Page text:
Inevitably perhaps, the line of questioning started approaching the legally unsafe waters. Unsafe, in my not so legal mind, because the interviewee has pending court cases, and an official inquiry, whose main substance is what the reporter was prodding him to state his position on.
With due consideration of the role of the media in seeking to unearth the truth, its fidelity to public interest, and that the reporter did intimate that what went on air is what was legally safe, I still feel this interview prejudiced efforts to unravel the mystery behind this alleged police impersonator.
One can also argue that this particular case was now being politicised, especially given that the interviewee told a national television audience that he was willing to make damning revelations.
This, before making known his desire to only pass the information to high-ranking government officials, like Kenya's Prime minister. And, there's no prize for guessing how this story developed, less that 24 hours later.
The 'fake' cop's request was one of the talking points of the Prime minister's address, at a political rally. One can even argue that it has now become an election campaign issue, going by the way the Prime minister used it as an entry point, for his pledge to bring changes to the 'tainted' police force.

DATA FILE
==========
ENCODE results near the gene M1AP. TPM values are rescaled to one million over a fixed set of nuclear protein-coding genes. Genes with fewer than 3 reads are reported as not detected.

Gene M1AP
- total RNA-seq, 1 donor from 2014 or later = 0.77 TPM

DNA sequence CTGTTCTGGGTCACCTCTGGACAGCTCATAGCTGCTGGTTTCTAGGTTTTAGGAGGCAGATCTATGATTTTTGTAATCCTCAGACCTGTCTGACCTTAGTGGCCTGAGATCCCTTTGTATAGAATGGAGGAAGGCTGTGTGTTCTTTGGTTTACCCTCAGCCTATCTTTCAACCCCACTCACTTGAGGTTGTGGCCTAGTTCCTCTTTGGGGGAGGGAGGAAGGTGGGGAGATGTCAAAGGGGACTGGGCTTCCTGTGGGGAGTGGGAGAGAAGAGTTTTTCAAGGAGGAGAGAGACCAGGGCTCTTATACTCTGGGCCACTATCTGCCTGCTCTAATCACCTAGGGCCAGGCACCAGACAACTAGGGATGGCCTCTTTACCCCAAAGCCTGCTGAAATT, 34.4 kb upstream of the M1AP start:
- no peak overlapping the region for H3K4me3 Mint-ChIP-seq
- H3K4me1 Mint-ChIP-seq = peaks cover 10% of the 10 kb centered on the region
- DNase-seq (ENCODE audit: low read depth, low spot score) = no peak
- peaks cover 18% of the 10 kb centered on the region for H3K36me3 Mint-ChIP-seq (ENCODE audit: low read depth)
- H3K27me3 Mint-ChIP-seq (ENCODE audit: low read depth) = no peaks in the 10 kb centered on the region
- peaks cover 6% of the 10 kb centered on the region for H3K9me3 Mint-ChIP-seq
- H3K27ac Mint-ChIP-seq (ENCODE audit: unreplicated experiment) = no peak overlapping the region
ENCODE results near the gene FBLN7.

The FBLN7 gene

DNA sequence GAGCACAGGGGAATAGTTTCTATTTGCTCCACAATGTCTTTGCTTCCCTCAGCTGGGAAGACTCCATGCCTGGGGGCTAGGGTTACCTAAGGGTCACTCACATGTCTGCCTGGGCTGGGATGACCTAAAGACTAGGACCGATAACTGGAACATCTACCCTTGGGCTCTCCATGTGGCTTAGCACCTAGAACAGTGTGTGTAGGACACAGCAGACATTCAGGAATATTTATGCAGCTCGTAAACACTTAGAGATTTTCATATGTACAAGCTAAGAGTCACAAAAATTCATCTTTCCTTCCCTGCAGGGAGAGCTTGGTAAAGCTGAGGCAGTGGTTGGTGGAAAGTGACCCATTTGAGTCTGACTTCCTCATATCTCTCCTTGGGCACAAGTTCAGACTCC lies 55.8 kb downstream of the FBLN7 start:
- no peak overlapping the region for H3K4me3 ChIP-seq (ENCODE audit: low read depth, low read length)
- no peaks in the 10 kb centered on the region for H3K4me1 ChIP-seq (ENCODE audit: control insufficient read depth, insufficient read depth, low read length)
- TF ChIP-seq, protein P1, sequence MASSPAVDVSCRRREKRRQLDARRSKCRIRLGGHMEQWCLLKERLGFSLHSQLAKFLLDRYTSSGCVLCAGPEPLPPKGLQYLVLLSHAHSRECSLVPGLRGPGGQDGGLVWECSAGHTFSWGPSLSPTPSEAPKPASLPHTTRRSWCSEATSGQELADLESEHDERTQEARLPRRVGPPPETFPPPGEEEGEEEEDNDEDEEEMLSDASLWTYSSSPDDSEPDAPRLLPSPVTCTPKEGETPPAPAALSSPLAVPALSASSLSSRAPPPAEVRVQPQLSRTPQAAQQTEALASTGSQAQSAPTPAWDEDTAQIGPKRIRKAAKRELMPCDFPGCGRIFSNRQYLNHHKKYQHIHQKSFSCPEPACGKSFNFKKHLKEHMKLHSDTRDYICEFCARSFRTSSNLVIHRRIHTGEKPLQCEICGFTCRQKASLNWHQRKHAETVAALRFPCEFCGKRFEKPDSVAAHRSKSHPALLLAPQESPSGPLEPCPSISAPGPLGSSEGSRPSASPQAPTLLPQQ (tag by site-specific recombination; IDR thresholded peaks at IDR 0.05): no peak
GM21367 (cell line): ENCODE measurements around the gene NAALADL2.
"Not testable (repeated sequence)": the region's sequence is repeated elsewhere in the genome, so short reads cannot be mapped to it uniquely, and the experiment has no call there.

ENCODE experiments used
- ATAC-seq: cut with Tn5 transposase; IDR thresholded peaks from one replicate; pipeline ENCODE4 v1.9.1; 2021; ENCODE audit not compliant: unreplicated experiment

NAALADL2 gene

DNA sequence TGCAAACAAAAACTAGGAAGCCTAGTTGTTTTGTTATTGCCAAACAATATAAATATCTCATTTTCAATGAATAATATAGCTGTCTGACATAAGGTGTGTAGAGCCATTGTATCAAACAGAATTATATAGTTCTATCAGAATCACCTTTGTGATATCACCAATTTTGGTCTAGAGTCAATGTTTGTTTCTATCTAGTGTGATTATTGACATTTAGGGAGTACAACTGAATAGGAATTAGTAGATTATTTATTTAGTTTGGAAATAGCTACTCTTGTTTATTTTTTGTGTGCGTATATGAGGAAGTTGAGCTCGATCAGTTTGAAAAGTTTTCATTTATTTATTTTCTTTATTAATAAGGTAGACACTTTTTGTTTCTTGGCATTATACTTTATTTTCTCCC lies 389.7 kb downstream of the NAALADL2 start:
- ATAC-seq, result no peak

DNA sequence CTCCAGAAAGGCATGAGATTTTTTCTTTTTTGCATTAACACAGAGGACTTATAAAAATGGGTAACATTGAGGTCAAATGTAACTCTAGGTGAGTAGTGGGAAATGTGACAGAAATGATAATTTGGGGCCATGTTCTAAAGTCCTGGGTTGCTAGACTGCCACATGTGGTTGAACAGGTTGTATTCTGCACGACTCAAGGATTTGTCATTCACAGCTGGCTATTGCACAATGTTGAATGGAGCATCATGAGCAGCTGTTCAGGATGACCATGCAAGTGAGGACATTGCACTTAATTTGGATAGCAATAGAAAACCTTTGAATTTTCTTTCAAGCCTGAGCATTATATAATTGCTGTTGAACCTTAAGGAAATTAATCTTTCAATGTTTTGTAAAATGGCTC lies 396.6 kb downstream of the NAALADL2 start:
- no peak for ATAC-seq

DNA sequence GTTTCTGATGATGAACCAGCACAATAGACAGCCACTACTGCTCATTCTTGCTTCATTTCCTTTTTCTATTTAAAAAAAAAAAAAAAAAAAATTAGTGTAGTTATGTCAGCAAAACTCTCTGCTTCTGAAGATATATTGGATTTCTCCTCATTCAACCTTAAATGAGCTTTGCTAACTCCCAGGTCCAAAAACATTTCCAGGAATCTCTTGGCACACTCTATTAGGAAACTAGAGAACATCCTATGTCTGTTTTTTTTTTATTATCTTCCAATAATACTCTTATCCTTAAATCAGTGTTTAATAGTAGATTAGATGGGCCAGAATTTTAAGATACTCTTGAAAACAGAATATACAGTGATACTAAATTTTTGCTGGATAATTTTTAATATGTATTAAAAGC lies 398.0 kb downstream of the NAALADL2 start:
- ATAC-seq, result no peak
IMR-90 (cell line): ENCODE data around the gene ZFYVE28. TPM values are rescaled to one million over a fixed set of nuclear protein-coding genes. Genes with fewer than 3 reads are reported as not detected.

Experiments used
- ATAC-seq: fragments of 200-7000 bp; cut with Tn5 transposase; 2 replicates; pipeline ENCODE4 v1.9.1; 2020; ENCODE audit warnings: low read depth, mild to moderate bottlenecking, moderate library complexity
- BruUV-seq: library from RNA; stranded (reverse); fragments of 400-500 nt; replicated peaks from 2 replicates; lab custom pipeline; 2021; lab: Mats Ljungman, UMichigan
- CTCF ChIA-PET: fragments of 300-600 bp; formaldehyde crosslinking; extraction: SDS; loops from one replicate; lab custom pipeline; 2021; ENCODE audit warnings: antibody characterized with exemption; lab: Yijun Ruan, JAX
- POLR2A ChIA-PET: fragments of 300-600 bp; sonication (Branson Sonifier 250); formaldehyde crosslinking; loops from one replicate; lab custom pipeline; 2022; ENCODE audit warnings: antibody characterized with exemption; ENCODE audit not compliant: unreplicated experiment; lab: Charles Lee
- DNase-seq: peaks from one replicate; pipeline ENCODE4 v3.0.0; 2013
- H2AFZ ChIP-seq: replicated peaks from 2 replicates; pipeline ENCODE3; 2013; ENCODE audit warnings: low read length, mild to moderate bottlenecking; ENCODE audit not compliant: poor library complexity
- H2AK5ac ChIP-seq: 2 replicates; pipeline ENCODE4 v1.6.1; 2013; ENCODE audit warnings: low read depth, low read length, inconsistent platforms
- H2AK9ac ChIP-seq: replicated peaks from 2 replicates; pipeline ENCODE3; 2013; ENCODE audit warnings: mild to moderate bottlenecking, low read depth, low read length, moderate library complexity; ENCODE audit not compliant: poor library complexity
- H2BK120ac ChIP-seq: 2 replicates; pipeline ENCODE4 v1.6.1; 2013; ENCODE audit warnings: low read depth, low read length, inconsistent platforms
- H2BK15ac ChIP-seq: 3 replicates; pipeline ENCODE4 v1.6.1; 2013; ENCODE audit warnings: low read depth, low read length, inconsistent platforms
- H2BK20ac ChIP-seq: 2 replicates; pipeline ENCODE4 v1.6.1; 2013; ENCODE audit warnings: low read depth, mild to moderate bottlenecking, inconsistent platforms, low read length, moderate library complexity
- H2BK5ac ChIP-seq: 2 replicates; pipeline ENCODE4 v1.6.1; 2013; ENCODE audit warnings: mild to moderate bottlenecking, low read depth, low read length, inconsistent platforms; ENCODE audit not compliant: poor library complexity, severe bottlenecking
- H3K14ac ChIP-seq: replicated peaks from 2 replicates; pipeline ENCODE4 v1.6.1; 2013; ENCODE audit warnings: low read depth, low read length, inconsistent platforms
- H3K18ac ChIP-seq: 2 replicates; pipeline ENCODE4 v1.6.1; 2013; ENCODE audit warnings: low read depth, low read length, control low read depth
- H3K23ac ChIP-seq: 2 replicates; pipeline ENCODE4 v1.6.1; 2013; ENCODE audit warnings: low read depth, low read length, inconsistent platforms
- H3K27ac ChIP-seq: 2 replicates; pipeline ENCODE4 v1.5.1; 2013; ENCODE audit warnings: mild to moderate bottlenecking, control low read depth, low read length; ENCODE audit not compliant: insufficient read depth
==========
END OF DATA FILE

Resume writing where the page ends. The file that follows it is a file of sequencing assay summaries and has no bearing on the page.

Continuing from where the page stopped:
Obviously, my observations come with no guaranteed veracity.
But suffice it to say that two people are now very happy. The alleged police imposter, because his plea has been heard by the Prime minister. Whether he gets to have his wish fulfilled as promised, is besides the point, because his point has been made.
And yes. The reporter will be pleased with himself, for setting the agenda for none-other than the country's Prime minister, now confirmed as one of the presidential candidates, in Kenya's approaching General Election.
Or could we remotely contemplate, albeit wildly, the possibility of this entire turn of events, having been orchestrated? Only if it's a movie script!!!